Going back to basics with Agile, what would we find? The Heart of Agile

In a world with non-software Agile and Agile at scale, what is Agile? I think Alistair Cockburn has hit the nail right on the head with his recent HeartOfAgile.

That’s not Agile!

“That’s not Agile!” is a refrain I hear more and more. Sometimes directed at me but more often I’m just an observer in an exchange by others. Of course the accusation presupposes a definition of Agile – the definition held by the person doing the accusing.

Unfortunately there is no common definition of Agile. At best there are some broad principles. As Agile moves outside software and is used at a scale bigger than a single software team I do see a need to identify the core of Agile. The basics. If we were to go back to the Agile basics, where would be we end up?

Embellishments on Agile

As you probably know I’m not a fan of Scrum so I read Klaas Ardinois’s post I’m done with scrum with some interest. Ardinois finished by saying that instead of Scrum we should go “back to basics”. For Ardinois the basics are:

  • First and foremost: ship it. Small-ish hypothesis –> software –> measure result –> tweak
  • If you’re going to be religious, be so about measuring and displaying results. All hypothesis must come with ways to validate them, build them into your system and make these visible
  • Automation is king (and yes, the results of automation testing, deployment etc go on a dashboard that is highly visible)
  • Unclean code is not an option. Ever.
  • Communication happens in many forms. Talking is just one option
  • Behaviour of a team is a consequence of productivity, not the other way around. Or put bluntly: teams who get shit done are usually happy, but happy teams don’t necessarily get shit done

I agree with everything Ardinois said but disagree that these are the basics – the core of Agile. Ardinois has a developer-centric view of the world and that leaks into his definition. “Software” and “Code” are specific to the development context and have to be left out of any common definition.

I’m a huge fan of automated testing, but “Automation” is an embellishment on Agile, not core. Often people commenting on Agile confuse their favourite embellishment with the core, the essence. “You don’t have a Scrum Master. You’re not Agile!” “You’re not doing Sprint Planning. You’re not Agile!” “You’ve got a Project Manager. You’re not Agile!”

The Agile Manifesto

The Agile Manifesto seems like a good place to look for the essence of Agile. The values inherent in the manifesto are:

Individuals and interactions over processes and tools
Working software over comprehensive documentation
Customer collaboration over contract negotiation
Responding to change over following a plan

I believe these values are still relevant and I’m not alone. At Agile 2011, the agile manifesto signatories reaffirmed their belief that these values represent the foundation for “better ways of developing software” (Langr & Ottinger, 2011).

These values and principles are great, but there it is again, that word “software”. This word, and implicit constraining context, undermines the manifesto’s ability be the essence of Agile. Given Agile is applied outside software I’m looking for something that is more widely applicable.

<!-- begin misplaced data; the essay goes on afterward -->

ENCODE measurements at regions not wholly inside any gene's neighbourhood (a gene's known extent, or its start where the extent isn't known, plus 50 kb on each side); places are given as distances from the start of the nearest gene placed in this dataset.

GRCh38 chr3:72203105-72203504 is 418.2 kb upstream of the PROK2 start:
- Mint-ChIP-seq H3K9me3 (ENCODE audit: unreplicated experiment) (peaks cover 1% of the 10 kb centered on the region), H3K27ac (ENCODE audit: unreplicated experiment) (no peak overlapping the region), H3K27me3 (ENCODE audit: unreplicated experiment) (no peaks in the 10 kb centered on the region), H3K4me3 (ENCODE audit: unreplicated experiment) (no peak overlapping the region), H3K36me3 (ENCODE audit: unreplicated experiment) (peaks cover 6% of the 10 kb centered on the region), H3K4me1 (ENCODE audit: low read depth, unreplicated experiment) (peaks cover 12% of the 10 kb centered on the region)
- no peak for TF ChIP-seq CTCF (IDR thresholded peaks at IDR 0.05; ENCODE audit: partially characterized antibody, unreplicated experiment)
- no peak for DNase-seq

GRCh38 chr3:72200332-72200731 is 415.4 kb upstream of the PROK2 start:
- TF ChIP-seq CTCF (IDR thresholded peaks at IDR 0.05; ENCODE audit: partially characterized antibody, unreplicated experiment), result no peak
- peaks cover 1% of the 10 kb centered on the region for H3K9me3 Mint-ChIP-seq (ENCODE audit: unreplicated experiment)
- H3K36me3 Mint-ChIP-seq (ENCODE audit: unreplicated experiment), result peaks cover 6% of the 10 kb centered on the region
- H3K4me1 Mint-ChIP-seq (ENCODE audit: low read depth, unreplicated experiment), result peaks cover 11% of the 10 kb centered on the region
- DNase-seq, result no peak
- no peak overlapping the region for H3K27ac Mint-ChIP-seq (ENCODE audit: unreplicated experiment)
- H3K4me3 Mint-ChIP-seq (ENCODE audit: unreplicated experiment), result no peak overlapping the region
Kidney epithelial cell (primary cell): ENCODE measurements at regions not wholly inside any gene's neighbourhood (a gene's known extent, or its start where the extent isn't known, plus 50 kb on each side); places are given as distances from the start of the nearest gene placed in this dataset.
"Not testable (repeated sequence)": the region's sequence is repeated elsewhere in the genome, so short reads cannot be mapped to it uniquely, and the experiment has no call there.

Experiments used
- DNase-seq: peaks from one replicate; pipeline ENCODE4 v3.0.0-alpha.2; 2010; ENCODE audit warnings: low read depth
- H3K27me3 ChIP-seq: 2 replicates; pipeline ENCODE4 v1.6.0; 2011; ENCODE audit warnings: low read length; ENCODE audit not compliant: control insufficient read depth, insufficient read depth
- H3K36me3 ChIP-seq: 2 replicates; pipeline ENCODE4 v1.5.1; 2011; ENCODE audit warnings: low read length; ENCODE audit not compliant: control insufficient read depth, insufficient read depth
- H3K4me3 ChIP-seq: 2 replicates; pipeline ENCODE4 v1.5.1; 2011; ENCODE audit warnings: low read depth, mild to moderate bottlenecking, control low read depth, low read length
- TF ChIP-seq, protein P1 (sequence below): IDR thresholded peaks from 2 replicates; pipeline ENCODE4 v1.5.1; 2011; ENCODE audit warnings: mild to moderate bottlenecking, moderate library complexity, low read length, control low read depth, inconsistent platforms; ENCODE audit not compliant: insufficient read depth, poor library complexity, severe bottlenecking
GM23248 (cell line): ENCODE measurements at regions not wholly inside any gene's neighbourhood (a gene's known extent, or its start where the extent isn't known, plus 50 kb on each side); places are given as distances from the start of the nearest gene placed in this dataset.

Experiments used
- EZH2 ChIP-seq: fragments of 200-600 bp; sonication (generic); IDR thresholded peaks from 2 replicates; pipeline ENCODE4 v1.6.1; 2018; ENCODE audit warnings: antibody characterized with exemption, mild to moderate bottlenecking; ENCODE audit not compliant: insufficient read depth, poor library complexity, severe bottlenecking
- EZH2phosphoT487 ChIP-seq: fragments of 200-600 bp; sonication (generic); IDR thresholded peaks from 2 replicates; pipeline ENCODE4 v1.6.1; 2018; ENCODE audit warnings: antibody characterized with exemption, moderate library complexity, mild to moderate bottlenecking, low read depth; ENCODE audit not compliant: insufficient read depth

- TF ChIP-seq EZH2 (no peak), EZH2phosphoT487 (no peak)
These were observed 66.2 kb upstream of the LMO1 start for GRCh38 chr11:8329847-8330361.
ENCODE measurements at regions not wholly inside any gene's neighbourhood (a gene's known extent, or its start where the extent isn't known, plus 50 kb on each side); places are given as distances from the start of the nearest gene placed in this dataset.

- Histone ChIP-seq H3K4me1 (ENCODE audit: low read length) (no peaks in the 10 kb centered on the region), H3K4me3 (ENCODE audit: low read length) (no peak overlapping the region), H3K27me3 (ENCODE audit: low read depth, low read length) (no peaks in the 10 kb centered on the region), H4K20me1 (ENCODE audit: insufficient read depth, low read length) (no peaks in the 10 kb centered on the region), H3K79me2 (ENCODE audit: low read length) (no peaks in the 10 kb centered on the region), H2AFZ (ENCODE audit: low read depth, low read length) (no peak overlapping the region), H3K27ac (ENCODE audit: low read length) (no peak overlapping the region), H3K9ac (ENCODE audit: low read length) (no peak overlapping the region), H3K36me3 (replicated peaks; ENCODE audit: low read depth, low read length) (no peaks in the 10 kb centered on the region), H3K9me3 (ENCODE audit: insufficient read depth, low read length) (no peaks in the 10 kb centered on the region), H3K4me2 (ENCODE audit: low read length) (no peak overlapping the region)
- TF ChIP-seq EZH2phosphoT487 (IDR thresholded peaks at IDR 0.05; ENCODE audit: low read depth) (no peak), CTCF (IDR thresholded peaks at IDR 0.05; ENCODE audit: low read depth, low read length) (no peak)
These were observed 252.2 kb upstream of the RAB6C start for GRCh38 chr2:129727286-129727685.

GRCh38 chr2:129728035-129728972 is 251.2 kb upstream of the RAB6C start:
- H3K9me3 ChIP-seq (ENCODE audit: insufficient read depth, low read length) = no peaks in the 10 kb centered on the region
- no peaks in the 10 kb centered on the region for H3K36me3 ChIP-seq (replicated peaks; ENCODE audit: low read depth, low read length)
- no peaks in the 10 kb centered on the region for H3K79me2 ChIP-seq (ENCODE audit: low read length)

I’ve another problem with the Agile Manifesto – it is big. Well, the manifesto itself isn’t but it is backed up by 12 Agile Principles. In total that is 16 points (values or principles) to consider when deciding whether something is Agile or not. Even if you agree with all of them (which I do), that is quite a lot. What we need is a condensed version. An Agile manifesto light. Sure enough there is one. Woody Zuil (@WoodyZuill) tweeted (6 Feb 2013) a definition of Agile which is basically this Agile Manifesto light:

#Agile: Individuals + Interactions + Customer Collaboration + Emerging Requirements + Early, Often Delivery of Working Software.

I like this. I like it enough that I might stick it on a poster next to one of my Kanban boards. But software is still right there, front and centre, in the form of “requirements” and “working software”.

The Heart of Agile

Luckily Alistair Cockburn, probably the most theoretically rigorous of the Agile Manifesto signatories, has a definition that is both widely applicable and scalable. In his post Using the Heart of Agile on the problem of scaling Cockburn explains:

The HeartOfAgile is a return to the center. Scraping away, for a moment, all the decorations that have grown around agile implementations, I find these four actions neatly describe the heart, or the spirit (?), or the center (discussion: Re: Shu Ha Ri Kokoro) of agile:

  • Collaborate
  • Deliver
  • Reflect
  • Improve


Heart of Agile

Heart of Agile
Source: Alistair Cockburn


Ardinois, K. (2013, 21 May). I’m done with scrum. ardonio.com.

Cockburn, A. (2015, 22 May). HeartOfAgile. Author.

Cockburn, A. (2015, 13 June). Using the Heart of Agile on the problem of scaling. Author.

Langr, J., and Ottinger, T. (2011, September). The Only Agile Tools You’ll Ever Need: A Sanity Check on the Use of Tools.